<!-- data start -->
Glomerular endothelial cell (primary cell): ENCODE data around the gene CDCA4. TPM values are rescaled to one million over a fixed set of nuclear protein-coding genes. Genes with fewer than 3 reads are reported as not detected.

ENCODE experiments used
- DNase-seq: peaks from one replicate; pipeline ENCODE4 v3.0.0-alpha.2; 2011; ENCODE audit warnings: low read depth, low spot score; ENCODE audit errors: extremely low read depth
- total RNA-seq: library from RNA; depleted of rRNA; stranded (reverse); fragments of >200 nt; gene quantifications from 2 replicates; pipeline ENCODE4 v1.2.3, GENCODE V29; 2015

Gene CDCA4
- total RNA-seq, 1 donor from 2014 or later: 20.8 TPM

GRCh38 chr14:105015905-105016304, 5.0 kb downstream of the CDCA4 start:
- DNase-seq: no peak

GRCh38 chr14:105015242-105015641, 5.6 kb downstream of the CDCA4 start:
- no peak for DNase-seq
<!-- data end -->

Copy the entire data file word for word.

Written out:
Glomerular endothelial cell (primary cell): ENCODE data around the gene CDCA4. TPM values are rescaled to one million over a fixed set of nuclear protein-coding genes. Genes with fewer than 3 reads are reported as not detected.

ENCODE experiments used
- DNase-seq: peaks from one replicate; pipeline ENCODE4 v3.0.0-alpha.2; 2011; ENCODE audit warnings: low read depth, low spot score; ENCODE audit errors: extremely low read depth
- total RNA-seq: library from RNA; depleted of rRNA; stranded (reverse); fragments of >200 nt; gene quantifications from 2 replicates; pipeline ENCODE4 v1.2.3, GENCODE V29; 2015

Gene CDCA4
- total RNA-seq, 1 donor from 2014 or later: 20.8 TPM

GRCh38 chr14:105015905-105016304, 5.0 kb downstream of the CDCA4 start:
- DNase-seq: no peak

GRCh38 chr14:105015242-105015641, 5.6 kb downstream of the CDCA4 start:
- no peak for DNase-seq